But historically speaking, and at this moment, most high-cost, high-investment agricultural technologies have functioned not to feed the poor, but to feed the rich. Thus, we know that the vast majority of the grain calories produced by Green Revolution crops went not to feed the starving billions that Norman Borlaug emphasized, but into the mouths of livestock in the developed world where they became more meat for the already-well fed denizens of the developed world. There’s a simple reason for that – high cost agricultural technologies have to be made to pay for themselves – those university research grants aren’t free, and rich consumers pay better than poor ones.

If you can imagine that any investigator might skip the money trail, you can make the case that Ronald does. I don’t in any way doubt that most agricultural researchers genuinely want to help feed the world, are genuinely concerned about the stresses on world crops, but we know that the largest consumers of GMO crops are not Bangladesh, but the United States. And we also know that during the current epidemic of world hunger, most of the world’s hungriest people lack access to any number of basic things we already have aplenty that require absolutely no agricultural research – better varieties of already extant seed, access to fertilizers and a basic irrigation, the simplest agricultural technologies and the simplest methods of holding the harvest – like the ability to dry grain crops that were inundated before they rot. If in the 50 years and more that we’ve had all those things, we have not made the accessible to most of the world’s poorest people, why do we think it is likely that a high cost new technology will be different?

Volatile and rising energy costs and problems of global distribution in an energy constrained world make it even less likely that the GMO food we grow the US will reach hungry people in the world’s hungriest places – or that expensive technologies from universities in the US will make it to those places on a scale that makes a real difference. Moreover, the growth of high-input technologies like GE seeds have been participants in the rapid intertwining of food and oil – if your seeds require a million dollar grant and a full university research lab to produce it is food that is tightly tied to the price of oil – and when oil and food prices are intertwined, the world’s poor, who already spend 60% or more of their income on food, are most vulnerable. Food security for the world’s poor depends on breaking those ties, not on increasing them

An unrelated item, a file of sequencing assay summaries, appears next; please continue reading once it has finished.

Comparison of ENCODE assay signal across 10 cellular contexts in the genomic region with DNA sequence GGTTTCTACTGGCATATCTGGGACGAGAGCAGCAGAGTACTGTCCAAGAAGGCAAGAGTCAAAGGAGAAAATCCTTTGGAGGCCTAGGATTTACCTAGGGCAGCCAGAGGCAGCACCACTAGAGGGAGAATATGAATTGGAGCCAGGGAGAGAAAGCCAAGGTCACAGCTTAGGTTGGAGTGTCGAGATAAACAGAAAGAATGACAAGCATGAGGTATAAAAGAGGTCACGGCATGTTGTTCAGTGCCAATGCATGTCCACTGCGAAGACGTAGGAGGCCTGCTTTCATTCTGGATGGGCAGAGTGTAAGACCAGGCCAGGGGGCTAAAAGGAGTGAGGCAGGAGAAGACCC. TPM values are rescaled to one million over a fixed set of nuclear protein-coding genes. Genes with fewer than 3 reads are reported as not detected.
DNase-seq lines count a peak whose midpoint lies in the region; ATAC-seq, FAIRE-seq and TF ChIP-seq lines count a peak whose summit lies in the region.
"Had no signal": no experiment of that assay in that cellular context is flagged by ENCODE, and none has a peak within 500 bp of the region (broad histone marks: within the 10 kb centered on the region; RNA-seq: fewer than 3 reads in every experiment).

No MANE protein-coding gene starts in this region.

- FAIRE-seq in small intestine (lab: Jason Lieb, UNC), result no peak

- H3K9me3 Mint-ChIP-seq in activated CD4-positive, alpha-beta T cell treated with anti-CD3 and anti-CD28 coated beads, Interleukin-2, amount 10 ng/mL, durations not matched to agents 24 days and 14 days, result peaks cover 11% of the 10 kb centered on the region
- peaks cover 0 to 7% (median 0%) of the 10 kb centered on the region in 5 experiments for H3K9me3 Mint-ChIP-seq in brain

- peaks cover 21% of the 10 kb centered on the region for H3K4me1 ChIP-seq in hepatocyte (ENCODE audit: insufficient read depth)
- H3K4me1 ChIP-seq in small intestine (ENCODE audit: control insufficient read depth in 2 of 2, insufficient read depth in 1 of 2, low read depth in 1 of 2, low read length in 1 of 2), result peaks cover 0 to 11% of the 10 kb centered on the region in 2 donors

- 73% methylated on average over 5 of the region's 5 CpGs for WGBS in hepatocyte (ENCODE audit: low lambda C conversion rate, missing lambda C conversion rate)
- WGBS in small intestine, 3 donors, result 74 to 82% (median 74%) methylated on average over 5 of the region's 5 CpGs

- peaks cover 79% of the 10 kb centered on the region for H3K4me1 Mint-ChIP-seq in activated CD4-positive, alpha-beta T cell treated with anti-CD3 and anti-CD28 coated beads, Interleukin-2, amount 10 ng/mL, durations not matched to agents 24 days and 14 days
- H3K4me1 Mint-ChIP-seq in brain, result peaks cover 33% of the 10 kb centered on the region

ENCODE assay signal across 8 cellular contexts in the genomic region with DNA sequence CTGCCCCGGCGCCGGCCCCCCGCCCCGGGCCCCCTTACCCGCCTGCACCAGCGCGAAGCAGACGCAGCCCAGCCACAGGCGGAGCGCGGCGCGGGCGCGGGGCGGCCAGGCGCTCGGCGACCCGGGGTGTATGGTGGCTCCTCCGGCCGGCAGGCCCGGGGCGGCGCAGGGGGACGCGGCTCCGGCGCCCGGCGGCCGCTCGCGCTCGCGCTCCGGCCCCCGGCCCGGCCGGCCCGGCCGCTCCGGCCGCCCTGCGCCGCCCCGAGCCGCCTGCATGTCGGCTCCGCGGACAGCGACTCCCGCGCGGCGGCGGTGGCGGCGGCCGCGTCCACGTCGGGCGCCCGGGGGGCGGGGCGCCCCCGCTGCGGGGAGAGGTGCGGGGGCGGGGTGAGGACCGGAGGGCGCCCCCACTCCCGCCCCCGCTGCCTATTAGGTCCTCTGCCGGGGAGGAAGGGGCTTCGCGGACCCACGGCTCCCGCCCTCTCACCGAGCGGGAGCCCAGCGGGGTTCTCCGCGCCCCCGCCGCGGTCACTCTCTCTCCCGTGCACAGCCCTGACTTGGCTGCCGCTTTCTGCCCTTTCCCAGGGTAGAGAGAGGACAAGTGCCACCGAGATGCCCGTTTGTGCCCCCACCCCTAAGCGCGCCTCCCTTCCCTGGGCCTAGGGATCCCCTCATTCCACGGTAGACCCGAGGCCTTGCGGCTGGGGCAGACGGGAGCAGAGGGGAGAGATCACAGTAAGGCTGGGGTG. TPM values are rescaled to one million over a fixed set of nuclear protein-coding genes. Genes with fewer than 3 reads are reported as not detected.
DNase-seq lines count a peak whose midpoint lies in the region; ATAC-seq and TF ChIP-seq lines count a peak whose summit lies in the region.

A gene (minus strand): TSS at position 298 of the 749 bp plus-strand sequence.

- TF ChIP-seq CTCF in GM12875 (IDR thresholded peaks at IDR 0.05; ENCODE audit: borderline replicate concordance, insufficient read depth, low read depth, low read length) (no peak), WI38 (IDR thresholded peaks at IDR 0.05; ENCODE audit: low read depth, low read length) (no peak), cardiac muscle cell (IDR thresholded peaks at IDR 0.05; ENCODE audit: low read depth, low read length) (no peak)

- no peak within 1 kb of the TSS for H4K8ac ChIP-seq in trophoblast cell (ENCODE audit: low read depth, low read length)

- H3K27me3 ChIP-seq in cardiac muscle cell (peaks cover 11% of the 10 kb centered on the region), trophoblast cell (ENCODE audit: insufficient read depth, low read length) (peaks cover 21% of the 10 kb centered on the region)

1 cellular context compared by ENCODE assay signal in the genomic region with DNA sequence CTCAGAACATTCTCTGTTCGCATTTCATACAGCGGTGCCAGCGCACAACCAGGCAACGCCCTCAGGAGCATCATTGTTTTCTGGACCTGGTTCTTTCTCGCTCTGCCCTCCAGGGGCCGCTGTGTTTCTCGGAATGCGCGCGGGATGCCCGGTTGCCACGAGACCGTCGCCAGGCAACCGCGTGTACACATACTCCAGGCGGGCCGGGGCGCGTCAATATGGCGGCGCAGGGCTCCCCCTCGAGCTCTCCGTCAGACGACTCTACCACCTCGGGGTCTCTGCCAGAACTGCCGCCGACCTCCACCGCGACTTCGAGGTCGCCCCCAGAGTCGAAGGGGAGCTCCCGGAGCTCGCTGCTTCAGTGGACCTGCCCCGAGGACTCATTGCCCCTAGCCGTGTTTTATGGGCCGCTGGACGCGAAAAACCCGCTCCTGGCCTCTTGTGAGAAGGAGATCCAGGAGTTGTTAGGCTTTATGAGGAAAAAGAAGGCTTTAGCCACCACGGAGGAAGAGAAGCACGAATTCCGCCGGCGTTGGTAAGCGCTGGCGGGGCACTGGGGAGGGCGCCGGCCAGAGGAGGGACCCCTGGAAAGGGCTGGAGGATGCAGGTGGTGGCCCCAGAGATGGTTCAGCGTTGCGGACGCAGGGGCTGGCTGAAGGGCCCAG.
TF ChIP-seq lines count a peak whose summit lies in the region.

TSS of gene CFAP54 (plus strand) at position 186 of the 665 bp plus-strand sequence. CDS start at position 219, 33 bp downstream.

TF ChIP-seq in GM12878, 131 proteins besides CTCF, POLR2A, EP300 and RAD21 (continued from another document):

Fundamentally, the case against GE crops that I think is most important is that one. It is the fundamental disingenuity of the companies (I’m not accusing Ronald or individual scientists of conscious disingenuity here, in case that isn’t clear) of research institutes and corporations that trumpet their work as fundamentally making an impact on world hunger for the poorest when it is unlikely to reach them, and when the capacity to make that difference has been in our hands for decades – and we haven’t cared enough to make it. The idea that THIS time, THIS critical breakthrough will make all the difference is fundamentally a lie – because what would make a difference is greater access and equity to the things we’ve had all the time. It wouldn’t take an investigative reporter a long time to see that one.

In our book _A Nation of Farmers_, Aaron Newton and I ask whether we could feed the world at its present and growing capacity for long enough to begin to stabilize world population and the ecology. Our answer is that such a thing is just barely technically possible – if that was our priority. And our answer is that there is no evidence whatsoever that we will do so – if we did not make ensuring food access to everyone a priority when we were rich and had all the energy we needed and wanted, why would we be more likely to do so in an era of scarcity? The food crisis of 2008 that never entirely left us was only enhanced by the tight links between oil and food prices, and the increasing dependence on high technology agriculture. It is important to remember that in 2008, we had record harvests – and a billion people still went hungry, more than ever in human history. The hunger we are facing is as much or more a problem of equity as one of production – and ultimately GE crops do little to create greater equity, and often much to preclude it.

It does not diminish Rachel Carson’s book to say that it didn’t do all the things people attribute to it – it invented a consciousness of ecology, a public awareness of nature as something vulnerable to us. Moreover, it provides a canvas from which we can build – as all books that stand any kind of test of time do. The question is which way we build – and that, ultimately, is not a writer’s problem, but the reader’s.